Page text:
Key principles of play and their relevance to Forest School

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I consider the work of a Forest School practicioner to be one that is very closely related to that of a playworker and should, ultimately, work to a similar set of underlying principles to do with play. When I was studying for my playwork qualification in 2007, I became very familiar with Play Wales’ Playwork Principles. Underneath each principle is how I consider Forest School can work to achieve it.

1. All children and young people need to play. The impulse to play is innate. Play is a biological, psychological and social necessity, and is fundamental to the healthy development and well being of individuals and communities.

Forest School provides a healthy, outdoor environment that gives innate freedom and opportunity for enquiry through play.

2. Play is a process that is freely chosen, personally directed and intrinsically motivated. That is, children and young people determine and control the content and intent of their play, by following their own instincts, ideas and interests, in their own way for their own reasons.

Forest School programmes are child-centric, with sessions that are designed by Leaders to be adaptive and responsive to a learner’s changing needs and interests.

3. The prime focus and essence of playwork is to support and facilitate the play process and this should inform the development of play policy, strategy, training and education.

Forest School policies, strategies and pedagogy are all linked to the requirement of practitioners to facilitate rather than direct learners in their play; to provide time, space, resource and experience (if it is asked for or overtly needed).

4. For playworkers, the play process takes precedence and playworkers act as advocates for play when engaging with adult led agendas.

Forest School practitioners who are working towards learners’ holistic development recognise the importance of their play taking centre-stage and are advocates for such play through understanding risk/benefit and being able to articulate this to others. Forest School can protect the need for risky play.

5. The role of the playworker is to support all children and young people in the creation of a space in which they can play.

Forest School does not exclude, it adapts – so do its practitioners.

6. The playworker’s response to children and young people playing is based on a sound up to date knowledge of the play process, and reflective practice.

Forest School promotes holistic development and supports the ‘whole’ child in their learning through play.

7. Playworkers recognise their own impact on the play space and also the impact of children and young people’s play on the playworker.

Forest School Leaders and Assistants understand the needs of different learning styles, methods and pedagogical techniques.

8. Playworkers choose an intervention style that enables children and young people to extend their play. All playworker intervention must balance risk with the developmental benefit and well being of children.

Forest School practitioners observe learners at play, moving inside and out-of their comfort zones and different stages of risk (see: https://wildpeople.org/forest-school-level-3-training/forest-school-and-taking-risks/). It is through insightful observations that Forest School practitioners are able to recognise the changing and dynamic needs and interests of a learner and offer new or deeper experiences (interventions) to help extend their play and therefore overall development. Forest School practitioners are always mindful of changing risk and benefits inherent within different opportunities.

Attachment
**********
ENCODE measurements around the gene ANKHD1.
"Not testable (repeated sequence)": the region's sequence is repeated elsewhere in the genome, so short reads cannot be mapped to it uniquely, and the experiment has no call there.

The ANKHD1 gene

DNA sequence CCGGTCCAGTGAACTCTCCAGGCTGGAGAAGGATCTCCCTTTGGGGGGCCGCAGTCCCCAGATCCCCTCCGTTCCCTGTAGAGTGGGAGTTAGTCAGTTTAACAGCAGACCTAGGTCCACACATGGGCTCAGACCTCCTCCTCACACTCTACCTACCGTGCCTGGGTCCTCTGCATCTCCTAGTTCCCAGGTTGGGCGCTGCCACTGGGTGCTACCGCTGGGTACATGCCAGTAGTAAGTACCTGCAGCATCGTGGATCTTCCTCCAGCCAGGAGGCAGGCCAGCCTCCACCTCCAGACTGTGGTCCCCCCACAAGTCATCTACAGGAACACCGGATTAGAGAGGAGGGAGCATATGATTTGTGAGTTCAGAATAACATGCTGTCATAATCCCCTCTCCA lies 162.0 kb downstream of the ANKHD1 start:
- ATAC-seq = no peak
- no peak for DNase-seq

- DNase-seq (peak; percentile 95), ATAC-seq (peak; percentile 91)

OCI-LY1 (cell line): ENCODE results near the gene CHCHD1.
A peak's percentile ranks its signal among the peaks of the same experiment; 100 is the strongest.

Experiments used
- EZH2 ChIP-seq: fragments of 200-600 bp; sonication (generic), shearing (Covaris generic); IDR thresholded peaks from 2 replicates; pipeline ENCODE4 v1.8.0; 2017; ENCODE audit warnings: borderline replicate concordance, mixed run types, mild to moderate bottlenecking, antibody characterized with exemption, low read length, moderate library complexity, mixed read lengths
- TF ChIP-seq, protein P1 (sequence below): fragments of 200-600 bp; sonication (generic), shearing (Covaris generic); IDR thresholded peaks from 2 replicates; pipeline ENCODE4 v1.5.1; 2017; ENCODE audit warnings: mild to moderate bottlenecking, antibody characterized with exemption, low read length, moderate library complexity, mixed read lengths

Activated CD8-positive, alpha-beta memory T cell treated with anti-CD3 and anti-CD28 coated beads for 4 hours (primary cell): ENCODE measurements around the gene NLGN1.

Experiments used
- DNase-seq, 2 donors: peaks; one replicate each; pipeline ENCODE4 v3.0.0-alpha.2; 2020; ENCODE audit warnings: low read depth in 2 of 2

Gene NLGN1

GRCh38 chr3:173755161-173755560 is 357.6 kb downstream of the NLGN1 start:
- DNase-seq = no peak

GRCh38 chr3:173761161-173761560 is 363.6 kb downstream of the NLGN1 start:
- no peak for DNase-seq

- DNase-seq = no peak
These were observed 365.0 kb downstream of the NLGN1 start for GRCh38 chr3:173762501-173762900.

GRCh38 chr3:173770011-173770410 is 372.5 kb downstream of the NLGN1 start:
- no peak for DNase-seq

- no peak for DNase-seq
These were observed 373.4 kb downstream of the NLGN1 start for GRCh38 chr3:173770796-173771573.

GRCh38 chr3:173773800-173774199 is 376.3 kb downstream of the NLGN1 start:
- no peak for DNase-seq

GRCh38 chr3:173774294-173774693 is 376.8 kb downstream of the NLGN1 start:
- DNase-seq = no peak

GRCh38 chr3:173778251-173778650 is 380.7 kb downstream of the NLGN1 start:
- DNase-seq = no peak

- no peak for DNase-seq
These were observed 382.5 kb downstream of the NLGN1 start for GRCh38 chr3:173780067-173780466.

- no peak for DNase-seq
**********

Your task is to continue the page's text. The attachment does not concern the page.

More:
https://playwales.org.uk/eng/playworkprinciples

Download the principles as a PDF: https://www.playwales.org.uk/login/uploaded/documents/Playwork%20Principles/playwork%20principles.pdf

If I were to choose a particular principle to be my chosen one it would probably be:

‘The prime focus and essence of playwork is to support and facilitate the play process and this should inform the development of play policy, strategy, training and education.’

Playwork Principle number 3

Adults, particularly those whose aim is to work with children in a play setting, should understand their position. I have worked with many adults who do not grasp the distinct nature of play, playing or playwork and have therefore resorted to type: overbearing, shouting grown-ups who are demanding that children ‘do it right’ and if they don’t then they’re ‘being naughty’ … when what they’re actually saying is that children are doing what they want to do in their play and not what the adult wants them to do – and this gets the adult frustrated because they can’t control the situation or the child to the extent that they want, primarily for an easy life.

When in Forest School

For me, Forest School is particularly relevant to protecting children’s right to play and in promoting the idea of holistic development for all learners irregardless of age, background or ability. The way Forest School programmes are designed to offer a sequential developmental environment, where a feeling of security in making mistakes, in taking new risks and finding new challenges, in creating new social groups all help to underpin the principle of ‘supporting and facilitating the play process’ with an outcome of building a vitally important relationship with nature.

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